Entertainment & Arts

Parody copyright laws set to come into effect

Media captionAn online mash-up parody of The Apprentice has been watched more than five million times

Changes to UK legislation are to come into force later this week allowing the parody of copyright works.

Under current rules, there has been a risk of being sued for breach of copyright if clips of films, TV shows or songs were used without consent.

But the European Copyright Directive will allow the use of the material so long as it is fair and does not compete with the original version.

The law will come into effect on 1 October.

Owners of the copyrighted works will only be able to sue if the parody conveys a discriminatory message.

It would then be down to a judge to decide if the parody is funny.

"The only, and essential, characteristics of parody are, on the one hand, to evoke an existing work while being noticeably different from it and, on the other, to constitute an expression of humour or mockery," the EU rules state.

"If a parody conveys a discriminatory message (for example, by replacing the original characters with people wearing veils and people of colour), the holders of the rights to the work parodied have, in principle, a legitimate interest in ensuring that their work is not associated with such a message."

'Being censored'

Cassette Boy, who is known for his online mash-up parodies of shows including The Apprentice and Dragons' Den, told the BBC's Clive Coleman that current rules meant he had to negotiate many legal issues which often led to frustration.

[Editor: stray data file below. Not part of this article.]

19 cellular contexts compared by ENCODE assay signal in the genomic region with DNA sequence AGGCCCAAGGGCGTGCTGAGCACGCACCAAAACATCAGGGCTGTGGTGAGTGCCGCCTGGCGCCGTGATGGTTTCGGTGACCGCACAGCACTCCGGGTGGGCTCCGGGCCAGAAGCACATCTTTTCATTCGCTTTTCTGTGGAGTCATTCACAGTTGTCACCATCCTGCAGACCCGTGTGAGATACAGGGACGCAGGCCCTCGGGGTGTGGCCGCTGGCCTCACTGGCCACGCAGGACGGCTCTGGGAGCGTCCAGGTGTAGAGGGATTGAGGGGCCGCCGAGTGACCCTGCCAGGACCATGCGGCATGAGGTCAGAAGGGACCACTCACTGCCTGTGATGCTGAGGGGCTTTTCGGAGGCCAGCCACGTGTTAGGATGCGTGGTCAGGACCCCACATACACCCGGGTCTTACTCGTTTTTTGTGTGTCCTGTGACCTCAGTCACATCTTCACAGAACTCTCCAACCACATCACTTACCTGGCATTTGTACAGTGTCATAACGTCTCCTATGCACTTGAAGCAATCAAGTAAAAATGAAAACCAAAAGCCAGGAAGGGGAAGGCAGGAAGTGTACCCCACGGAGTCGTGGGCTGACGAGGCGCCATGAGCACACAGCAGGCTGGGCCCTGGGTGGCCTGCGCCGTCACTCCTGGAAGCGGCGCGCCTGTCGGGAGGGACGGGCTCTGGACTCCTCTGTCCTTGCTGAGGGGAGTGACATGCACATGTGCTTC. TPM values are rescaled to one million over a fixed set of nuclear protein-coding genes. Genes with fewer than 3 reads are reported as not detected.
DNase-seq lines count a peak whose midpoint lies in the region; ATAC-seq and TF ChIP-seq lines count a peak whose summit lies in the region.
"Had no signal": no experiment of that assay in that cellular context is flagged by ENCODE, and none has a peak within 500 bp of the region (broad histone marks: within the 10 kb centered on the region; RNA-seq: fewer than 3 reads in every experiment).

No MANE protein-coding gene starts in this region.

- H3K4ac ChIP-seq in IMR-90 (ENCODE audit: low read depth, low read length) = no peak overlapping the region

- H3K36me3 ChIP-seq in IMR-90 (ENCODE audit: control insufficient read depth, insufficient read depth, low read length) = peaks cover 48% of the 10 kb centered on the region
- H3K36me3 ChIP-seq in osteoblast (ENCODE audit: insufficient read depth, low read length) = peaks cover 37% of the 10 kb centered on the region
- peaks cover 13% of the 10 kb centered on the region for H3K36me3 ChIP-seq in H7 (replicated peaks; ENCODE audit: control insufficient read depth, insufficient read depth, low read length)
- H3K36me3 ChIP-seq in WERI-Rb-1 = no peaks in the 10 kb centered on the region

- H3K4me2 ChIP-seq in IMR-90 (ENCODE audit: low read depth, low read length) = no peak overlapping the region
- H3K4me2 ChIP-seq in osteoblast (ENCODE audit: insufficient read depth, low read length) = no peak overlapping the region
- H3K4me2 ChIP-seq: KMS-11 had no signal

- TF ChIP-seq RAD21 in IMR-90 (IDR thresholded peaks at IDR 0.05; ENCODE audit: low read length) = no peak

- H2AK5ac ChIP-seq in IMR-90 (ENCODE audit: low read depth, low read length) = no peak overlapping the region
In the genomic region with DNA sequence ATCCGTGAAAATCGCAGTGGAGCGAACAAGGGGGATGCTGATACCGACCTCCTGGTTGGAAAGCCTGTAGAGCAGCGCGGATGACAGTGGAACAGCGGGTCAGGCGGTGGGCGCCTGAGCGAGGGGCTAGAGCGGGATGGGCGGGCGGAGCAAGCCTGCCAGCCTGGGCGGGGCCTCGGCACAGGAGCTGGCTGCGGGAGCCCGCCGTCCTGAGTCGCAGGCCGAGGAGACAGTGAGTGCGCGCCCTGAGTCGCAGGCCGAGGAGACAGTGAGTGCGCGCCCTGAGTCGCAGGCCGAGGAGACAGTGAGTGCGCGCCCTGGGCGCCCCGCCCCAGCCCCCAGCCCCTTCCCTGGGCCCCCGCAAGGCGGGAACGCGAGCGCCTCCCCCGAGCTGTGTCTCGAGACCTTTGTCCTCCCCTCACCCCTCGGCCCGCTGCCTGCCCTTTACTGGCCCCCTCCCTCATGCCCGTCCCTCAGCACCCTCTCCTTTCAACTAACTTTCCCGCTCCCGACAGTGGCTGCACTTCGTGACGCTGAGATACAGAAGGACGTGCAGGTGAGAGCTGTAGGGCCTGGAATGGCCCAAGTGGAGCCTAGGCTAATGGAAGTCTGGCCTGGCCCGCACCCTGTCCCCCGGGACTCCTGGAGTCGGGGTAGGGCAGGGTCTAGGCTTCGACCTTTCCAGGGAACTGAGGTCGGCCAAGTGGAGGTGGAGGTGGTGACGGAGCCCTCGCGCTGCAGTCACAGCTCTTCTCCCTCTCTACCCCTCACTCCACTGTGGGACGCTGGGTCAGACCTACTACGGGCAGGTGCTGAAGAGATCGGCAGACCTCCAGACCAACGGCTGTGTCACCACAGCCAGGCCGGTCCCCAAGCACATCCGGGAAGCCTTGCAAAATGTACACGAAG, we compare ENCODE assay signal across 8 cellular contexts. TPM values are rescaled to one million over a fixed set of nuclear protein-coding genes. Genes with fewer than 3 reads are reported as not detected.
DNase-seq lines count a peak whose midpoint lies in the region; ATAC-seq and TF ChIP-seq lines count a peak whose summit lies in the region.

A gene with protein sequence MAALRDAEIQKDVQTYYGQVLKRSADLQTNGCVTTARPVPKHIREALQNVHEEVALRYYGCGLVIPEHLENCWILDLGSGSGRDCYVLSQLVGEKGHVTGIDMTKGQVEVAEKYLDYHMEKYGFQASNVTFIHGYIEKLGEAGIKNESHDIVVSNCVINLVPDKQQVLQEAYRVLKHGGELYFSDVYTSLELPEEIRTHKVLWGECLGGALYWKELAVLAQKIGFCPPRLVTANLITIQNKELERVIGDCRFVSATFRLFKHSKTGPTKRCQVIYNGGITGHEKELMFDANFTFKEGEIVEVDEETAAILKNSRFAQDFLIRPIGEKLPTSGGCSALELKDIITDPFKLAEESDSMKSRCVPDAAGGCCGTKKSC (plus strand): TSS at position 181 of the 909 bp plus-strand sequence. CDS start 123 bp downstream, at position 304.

"It feels like our chosen form of expression is being censored," he said.

"It's like being a painter in a country where paint is illegal. In the past, our work has just disappeared from the internet overnight."

Comedy writer Graham Linehan, who was behind TV shows such as The IT Crowd, Father Ted and Black Books, agreed the rules had been "quite restrictive" in his experience.

"It seems harder to do innocent mentions of anything to represent something that is part of our lives," he told the BBC.

"Artists need to be protected, but recently there's been an automated quality to some of the legal challenges. You might do something and you know full well the author of the original work will love the thing you're doing and see it as a tribute or friendly nod, but the lawyers - they don't see any of that, they just see something they have to act on.

"We had an annoying thing recently where have a joke in the new series of Count Arthur Strong that involved a guy in a Predator costume and where the word 'predator' is the thing that makes it funny.

"Quite a long time after we wrote the script, we were told we couldn't use [the word], so we changed it to "alien bounty hunter" and suddenly the joke goes. It's ok, but it's not the joke we wanted."

Linehan added that the legislation change was "a brilliant thing".

"The thing it's most important and useful for, is the explosion of creativity that's come about because of the internet and the ability to share it," he said.

"People like to create new work and up until now those people have been in such a legal limbo. They can do something that's incredibly clever and very funny but it gets taken down in moments."

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